The Pothole Busters start work

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POTHOLE busters will be descending on roads in the area to tackle the state of the streets.

Work started yesterday on fixing up roads in Fareham, Gosport, Havant and Waterlooville after the heaviest winter rainfall for 250 years left the county’s thousands of miles of roads in a poor state.

Hampshire County Council Pothole Busters , highways engineer Tom Castle with Cllr Sean Woodward''Picture: Paul Jacobs (141172-7) PPP-140416-165804001

Hampshire County Council Pothole Busters , highways engineer Tom Castle with Cllr Sean Woodward''Picture: Paul Jacobs (141172-7) PPP-140416-165804001

Hampshire County Council is now tackling the problem by employing 80 gangs of workers called pothole busters – more than twice the usual number.

And it’s thought the move will see an extra 200 people given jobs to see the work completed on time.

Executive member for transport, Councillor Sean Woodward, met workers from Amey, which has taken on the contract from Hampshire County Council, to see the teams in action.

Highway engineers Tom Castle, 59, and Alan Love, 49, said the roads were in the worst state they had seen since being employed six years ago.

Mr Castle, from Winchester, said: ‘It’s been most hectic with the floods.

‘The same crews were involved with the clearing up from the floods and the storm damage, and keeping up with the usual winter maintenance. It’s been very busy.’

Cllr Woodward said: ‘We have had the worst damage that the county council has ever seen. It looks after 5,200 miles of roads, many of which are country lanes and weren’t built to withstand such weather. It has been the worst year in council records.’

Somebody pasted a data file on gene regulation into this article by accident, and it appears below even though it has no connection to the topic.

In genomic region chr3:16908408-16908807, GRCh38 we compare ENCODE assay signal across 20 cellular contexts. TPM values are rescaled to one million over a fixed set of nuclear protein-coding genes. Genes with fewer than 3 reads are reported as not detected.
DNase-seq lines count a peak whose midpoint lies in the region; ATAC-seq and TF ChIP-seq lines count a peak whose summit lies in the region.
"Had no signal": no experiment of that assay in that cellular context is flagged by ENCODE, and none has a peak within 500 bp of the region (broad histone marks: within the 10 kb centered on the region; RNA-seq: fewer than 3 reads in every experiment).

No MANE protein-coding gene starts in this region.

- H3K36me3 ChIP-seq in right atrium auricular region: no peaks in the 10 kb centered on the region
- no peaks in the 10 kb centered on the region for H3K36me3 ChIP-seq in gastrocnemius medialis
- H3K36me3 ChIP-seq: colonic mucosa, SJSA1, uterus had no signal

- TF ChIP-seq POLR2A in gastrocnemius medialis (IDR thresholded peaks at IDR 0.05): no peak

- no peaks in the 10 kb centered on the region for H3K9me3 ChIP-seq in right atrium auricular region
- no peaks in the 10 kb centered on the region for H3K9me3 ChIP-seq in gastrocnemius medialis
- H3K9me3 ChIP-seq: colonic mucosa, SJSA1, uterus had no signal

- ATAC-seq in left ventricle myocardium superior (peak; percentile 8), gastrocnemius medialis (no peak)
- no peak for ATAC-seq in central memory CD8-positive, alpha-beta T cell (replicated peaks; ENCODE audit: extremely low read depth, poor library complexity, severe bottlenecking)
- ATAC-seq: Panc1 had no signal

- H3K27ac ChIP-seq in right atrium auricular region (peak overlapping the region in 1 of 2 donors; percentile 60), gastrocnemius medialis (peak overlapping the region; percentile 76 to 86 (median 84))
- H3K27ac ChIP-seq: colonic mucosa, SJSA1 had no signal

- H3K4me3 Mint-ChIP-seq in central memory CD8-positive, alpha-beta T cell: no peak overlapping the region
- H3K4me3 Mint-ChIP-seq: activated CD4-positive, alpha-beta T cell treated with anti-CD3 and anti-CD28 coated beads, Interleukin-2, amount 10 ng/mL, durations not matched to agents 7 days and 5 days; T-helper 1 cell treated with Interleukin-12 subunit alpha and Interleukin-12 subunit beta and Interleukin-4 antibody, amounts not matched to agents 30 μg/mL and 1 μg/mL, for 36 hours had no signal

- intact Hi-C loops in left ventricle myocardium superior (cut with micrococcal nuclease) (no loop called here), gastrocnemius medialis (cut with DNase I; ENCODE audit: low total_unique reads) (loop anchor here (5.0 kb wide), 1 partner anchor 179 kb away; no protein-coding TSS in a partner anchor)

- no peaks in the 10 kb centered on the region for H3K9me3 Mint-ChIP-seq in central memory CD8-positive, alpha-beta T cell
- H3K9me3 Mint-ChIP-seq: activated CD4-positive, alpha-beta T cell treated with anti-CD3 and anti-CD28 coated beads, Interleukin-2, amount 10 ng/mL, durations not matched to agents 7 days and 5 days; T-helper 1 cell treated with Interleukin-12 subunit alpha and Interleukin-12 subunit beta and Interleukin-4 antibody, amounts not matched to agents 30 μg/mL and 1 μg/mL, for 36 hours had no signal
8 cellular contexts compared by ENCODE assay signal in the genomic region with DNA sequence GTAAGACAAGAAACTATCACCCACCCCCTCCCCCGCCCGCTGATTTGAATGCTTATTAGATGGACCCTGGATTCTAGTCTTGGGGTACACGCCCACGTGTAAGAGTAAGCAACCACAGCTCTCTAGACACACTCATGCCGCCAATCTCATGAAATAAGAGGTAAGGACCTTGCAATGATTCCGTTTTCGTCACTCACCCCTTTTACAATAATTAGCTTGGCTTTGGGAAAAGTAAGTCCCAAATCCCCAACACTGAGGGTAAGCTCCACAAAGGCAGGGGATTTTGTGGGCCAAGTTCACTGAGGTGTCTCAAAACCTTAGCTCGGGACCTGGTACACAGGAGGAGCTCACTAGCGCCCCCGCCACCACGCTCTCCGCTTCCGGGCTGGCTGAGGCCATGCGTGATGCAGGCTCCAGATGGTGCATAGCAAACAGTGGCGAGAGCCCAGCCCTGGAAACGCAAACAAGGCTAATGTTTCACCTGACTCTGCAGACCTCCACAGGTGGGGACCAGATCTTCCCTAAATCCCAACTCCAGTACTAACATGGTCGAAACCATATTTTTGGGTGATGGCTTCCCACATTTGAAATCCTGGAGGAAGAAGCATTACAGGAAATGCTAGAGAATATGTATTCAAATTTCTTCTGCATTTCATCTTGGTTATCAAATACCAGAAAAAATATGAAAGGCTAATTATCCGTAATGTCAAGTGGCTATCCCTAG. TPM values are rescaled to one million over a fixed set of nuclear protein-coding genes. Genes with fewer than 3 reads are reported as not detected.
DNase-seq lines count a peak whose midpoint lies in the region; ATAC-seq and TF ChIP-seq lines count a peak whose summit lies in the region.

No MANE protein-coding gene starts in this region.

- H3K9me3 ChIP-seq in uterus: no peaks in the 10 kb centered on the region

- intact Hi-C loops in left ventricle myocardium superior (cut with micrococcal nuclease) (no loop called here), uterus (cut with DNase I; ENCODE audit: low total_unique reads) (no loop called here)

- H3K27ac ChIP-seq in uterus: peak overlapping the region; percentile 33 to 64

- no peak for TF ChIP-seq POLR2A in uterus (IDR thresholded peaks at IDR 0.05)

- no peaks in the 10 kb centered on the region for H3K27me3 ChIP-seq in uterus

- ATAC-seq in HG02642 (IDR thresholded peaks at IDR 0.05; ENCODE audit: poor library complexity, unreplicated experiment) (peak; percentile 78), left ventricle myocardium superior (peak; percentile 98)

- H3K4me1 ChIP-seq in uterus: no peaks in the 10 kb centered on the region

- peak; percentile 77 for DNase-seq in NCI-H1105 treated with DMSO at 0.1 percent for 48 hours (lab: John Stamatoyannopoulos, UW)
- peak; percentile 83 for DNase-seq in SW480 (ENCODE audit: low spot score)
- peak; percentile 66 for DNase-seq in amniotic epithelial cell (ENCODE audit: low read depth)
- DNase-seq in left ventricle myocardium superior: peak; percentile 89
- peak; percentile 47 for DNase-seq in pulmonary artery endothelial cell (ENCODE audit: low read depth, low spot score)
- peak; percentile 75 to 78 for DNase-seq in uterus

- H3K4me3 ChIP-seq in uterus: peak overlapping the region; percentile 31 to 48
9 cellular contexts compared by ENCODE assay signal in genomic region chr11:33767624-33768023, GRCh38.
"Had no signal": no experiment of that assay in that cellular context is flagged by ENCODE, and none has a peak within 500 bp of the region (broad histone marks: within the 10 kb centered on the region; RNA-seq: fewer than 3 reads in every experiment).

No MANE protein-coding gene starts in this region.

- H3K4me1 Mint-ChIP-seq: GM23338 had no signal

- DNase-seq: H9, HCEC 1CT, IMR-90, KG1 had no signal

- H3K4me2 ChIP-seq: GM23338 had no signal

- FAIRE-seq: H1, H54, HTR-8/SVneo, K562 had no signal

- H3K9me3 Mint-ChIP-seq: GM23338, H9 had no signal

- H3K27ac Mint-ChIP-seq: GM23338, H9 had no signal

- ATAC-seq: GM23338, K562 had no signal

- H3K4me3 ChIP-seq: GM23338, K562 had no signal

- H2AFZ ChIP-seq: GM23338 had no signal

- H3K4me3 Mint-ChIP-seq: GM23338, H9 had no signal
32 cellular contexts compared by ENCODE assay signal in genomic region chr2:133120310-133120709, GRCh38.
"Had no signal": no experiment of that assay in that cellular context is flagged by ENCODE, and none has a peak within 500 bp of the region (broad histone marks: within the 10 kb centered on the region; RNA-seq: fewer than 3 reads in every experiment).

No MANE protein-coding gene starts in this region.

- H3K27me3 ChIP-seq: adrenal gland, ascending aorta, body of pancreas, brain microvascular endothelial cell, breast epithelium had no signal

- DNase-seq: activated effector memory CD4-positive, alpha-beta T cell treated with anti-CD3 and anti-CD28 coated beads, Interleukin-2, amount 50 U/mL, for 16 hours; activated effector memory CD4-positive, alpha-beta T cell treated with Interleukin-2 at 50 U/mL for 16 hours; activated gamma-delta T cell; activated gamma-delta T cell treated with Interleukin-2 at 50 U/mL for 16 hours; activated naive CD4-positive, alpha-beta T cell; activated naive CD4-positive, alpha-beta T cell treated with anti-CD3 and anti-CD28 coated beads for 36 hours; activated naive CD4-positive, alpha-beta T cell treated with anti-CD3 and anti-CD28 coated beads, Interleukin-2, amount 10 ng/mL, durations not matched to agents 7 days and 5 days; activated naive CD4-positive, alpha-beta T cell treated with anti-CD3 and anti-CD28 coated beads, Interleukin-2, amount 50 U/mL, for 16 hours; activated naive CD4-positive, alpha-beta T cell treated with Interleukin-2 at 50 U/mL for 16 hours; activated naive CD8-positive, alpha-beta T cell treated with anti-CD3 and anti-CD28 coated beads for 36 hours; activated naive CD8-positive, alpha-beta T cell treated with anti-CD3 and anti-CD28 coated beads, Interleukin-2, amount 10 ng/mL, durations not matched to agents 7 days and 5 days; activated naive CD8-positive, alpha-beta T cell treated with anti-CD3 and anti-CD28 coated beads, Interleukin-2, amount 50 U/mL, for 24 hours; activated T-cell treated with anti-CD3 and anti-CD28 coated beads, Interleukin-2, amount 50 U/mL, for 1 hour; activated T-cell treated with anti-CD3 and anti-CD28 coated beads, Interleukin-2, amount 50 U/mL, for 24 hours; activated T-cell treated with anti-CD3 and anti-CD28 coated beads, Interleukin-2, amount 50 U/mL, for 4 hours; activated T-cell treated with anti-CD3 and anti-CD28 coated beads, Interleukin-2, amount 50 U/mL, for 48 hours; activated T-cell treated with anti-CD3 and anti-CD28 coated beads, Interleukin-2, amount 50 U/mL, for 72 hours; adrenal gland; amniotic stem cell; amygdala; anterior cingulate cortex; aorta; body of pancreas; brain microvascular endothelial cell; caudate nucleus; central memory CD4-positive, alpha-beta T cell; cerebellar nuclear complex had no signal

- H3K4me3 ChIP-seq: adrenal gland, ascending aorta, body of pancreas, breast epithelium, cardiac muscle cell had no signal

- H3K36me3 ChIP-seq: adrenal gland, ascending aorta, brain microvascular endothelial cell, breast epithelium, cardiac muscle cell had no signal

The contract needs to be fulfilled by the end of August.

Extra equipment such as jetpatcher machines – a machine that blasts filler into potholes – is being used to make speedy repairs. Another machine which takes the surface off the road and digs and fills behind, called a multihog, will also be used.

The estimated cost to fix the county’s roads and flood defences is estimated to be about £63m, and the council has already had £11.5m from the government.

Council leader Roy Perry said: ‘Getting £11.5m is a helpful first step and we’ll be bidding for more resources, bearing in mind we estimate that another £25m, or more, is needed to fix damaged roads alone.’

The council hopes to bid for money from a further government fund of £200m announced in the 2014 budget.

Portsmouth City Council said its scheme for fixing potholes would fall under its current contract with Colas.

The AA said that insurance claims for pothole-related damage to cars have risen five-fold in early 2014 compared with the end of 2013, with an average of 173 insurance claims per week, compared with 33 per week over November and December last year.

A survey of 23,911 AA members in March found 40 per cent rated their roads as being in a terrible state - 11 per cent up from the previous year’s survey.

Tyre safety campaign group TyreSafe warned that the new funds are not enough to stop damage to cars.

TyreSafe chairman Stuart Jackson said: ‘While extra funds to help repair the UK’s roads is welcome news, this will not happen overnight.

‘It’s critical that drivers pay particular attention to the condition of their tyres and wheels as hitting a pothole can cause significant damage.

‘If this damage is left unchecked it can present a very serious safety risk for them and other road users.’

The pothole busters will be coming to these streets next:

Brook Street, Bishop’s Waltham

Tewkesbury Avenue, Fareham

Pennington Way, Fareham

South Street, Gosport,

Brookside, Bridgemary

Milton Road, Waterlooville

Hazleton Way, Waterlooville

London Road, Waterlooville

Mill Road, Waterlooville

Warfield Avenue, Waterlooville

If you see a pothole, report it by going online at or by calling 0845 603 5638. In Portsmouth, call the council on (023) 9282 2251.